From 1516 to 2016
In December of 1516, Thomas More published Utopia, the book that added a word to the dictionary of every language and created a new literary genre. Utopians abolished money, private property, and social class, and found that, without owning anything, they were richer than the citizens of nations obsessed with the accumulation of wealth. Exactly 500 years later, Sycorax Books publishes Uscolia, about the extraordinary island where there are no schools and no teachers, where at home and in free-flowing facilities called studios children acquire native fluency not only in their mother tongue. The word studio is related to study, and indeed, a great deal of learning is taking place there, but make no mistake about it: there is no teaching of any sort. It is convenient to think of Uscolian studios as schools by another name, and of Uscolian exposure as teaching by another name. In truth, studios and exposure are as far removed from schools and teaching as grapes hanging on the vine are from the picture of grapes in a textbook.
But don’t jump to the mistaken conclusion that Uscolia is yet another book about deschooling or alternative schooling. It is nothing of the sort (although Uscolians have found an epic alternative to schooling). Nor is it a manifesto for teaching from birth, because Uscolians don’t teach at all, at any age (although they do expose babies to rich content from birth.)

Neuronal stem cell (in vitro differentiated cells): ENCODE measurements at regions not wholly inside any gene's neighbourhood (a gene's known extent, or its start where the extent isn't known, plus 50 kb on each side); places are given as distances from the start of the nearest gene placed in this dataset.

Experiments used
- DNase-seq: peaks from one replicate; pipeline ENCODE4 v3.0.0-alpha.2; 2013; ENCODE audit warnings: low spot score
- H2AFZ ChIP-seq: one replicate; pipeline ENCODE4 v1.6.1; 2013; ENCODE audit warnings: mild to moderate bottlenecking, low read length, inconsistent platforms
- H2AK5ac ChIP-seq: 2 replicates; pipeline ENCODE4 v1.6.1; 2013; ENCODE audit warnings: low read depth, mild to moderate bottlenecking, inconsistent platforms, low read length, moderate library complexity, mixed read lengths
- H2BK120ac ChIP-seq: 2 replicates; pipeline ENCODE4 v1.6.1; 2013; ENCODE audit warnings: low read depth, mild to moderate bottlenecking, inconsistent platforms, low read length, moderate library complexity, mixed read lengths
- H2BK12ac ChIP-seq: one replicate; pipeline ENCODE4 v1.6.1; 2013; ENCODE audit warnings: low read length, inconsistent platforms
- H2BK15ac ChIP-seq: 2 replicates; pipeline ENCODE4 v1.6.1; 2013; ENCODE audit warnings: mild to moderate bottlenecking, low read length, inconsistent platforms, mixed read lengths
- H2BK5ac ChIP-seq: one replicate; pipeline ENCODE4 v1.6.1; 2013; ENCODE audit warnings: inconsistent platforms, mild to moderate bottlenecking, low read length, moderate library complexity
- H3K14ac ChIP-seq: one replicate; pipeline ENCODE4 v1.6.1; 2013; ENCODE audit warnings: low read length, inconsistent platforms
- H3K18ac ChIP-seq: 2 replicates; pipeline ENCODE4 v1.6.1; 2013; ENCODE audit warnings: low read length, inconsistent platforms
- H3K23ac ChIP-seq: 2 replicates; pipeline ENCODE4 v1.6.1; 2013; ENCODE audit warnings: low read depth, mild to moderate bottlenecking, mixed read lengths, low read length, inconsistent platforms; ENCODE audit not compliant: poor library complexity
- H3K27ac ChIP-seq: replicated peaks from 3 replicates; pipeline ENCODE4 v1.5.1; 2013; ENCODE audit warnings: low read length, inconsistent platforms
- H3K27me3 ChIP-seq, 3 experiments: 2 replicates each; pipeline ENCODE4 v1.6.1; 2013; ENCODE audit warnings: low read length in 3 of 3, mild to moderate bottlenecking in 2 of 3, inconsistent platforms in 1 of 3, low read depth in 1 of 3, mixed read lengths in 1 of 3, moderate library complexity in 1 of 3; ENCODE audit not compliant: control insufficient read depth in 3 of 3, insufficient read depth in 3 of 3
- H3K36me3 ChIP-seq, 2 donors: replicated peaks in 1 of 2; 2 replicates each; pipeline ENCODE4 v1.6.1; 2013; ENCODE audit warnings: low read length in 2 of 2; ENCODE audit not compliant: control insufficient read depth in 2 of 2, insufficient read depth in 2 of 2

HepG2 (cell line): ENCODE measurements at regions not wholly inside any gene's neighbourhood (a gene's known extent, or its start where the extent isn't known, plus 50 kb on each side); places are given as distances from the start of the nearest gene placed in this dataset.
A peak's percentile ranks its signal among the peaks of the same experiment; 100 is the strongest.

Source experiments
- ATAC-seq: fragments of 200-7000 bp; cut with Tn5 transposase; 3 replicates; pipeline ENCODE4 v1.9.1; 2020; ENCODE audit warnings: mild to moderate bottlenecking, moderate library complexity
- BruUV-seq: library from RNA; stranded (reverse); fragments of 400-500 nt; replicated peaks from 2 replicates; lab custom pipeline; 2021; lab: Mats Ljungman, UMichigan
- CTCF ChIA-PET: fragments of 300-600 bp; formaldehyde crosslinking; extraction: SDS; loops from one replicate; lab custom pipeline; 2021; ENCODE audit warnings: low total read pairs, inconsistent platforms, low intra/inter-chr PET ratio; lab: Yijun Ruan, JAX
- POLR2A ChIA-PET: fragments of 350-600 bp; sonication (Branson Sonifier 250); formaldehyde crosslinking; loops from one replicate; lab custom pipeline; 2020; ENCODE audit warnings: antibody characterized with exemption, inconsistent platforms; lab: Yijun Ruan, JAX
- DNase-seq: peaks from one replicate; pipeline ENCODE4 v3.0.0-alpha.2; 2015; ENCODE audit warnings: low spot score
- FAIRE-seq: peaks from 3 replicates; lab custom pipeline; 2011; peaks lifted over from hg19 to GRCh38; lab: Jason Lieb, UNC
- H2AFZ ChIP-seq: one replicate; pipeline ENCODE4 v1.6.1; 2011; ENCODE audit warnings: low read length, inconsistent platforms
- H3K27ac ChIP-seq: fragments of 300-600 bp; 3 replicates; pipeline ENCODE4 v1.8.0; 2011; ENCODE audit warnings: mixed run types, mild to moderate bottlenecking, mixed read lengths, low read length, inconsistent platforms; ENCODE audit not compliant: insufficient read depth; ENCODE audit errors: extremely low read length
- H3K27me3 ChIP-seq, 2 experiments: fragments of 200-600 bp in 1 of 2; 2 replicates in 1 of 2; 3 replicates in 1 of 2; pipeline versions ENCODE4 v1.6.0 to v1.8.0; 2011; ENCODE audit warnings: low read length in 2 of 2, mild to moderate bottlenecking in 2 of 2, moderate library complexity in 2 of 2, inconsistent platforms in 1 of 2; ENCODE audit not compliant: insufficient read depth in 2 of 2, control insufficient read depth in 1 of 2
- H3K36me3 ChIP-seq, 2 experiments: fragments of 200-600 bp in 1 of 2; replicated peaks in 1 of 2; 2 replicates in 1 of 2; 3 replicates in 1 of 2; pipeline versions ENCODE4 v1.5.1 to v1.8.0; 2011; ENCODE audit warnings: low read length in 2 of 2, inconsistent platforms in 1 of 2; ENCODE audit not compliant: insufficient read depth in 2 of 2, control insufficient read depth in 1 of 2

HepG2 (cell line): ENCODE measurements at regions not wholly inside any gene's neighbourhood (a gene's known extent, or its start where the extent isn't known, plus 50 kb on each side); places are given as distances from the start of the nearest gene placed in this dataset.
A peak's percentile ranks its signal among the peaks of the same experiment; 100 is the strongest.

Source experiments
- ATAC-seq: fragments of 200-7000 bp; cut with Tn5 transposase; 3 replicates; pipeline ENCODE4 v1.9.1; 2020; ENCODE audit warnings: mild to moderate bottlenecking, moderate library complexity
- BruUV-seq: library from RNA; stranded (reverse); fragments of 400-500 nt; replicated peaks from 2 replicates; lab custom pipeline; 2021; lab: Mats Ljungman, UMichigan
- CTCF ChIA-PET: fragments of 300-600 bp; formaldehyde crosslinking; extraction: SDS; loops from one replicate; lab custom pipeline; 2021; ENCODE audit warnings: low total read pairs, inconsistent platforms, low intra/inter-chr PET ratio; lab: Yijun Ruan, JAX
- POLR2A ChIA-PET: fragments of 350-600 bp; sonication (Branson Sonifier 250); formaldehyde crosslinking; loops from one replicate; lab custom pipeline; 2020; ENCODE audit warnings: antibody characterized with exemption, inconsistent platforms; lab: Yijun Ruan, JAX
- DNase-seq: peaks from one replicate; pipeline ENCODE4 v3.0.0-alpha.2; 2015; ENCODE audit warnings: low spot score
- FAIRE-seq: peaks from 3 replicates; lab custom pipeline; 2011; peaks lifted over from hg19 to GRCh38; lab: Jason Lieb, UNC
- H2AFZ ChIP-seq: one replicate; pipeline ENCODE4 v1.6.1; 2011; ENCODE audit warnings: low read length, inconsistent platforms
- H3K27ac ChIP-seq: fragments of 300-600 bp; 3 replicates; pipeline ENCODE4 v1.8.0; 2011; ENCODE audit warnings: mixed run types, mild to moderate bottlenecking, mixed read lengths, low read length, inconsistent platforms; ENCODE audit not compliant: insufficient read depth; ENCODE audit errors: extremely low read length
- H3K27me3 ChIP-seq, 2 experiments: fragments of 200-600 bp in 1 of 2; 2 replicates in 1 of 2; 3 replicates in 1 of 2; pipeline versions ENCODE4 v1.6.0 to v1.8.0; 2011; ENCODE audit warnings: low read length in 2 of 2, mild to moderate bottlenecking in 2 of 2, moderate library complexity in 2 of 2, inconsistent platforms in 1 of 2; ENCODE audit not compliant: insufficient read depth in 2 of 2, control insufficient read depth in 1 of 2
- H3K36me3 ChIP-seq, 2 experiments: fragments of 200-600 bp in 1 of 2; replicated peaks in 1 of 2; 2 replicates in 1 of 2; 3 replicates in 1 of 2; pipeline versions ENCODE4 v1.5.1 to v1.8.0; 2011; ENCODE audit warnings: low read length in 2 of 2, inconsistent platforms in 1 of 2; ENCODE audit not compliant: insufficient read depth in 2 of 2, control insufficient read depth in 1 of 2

The radical Uscolian views on learning are likely to rankle most educationists. Although Uscolians shun academic discourse and formal theories, there’s method in the nurturing of their children, and they miraculously manage to solve most of the problems of our education system. Their method is based on insights gained from observing the emergence of native fluency. The foremost principle they developed based on these insights is that of non-teaching, observed rigorously in their studios, which recreate for all content the conditions under which we acquired our native language.
It is unlikely that Uscolian studios will be popping up in our neighborhoods anytime soon, but the author describes his hands-on experience in applying, within the confines of an ordinary family home, some of the principles that guide Uscolians in raising their children.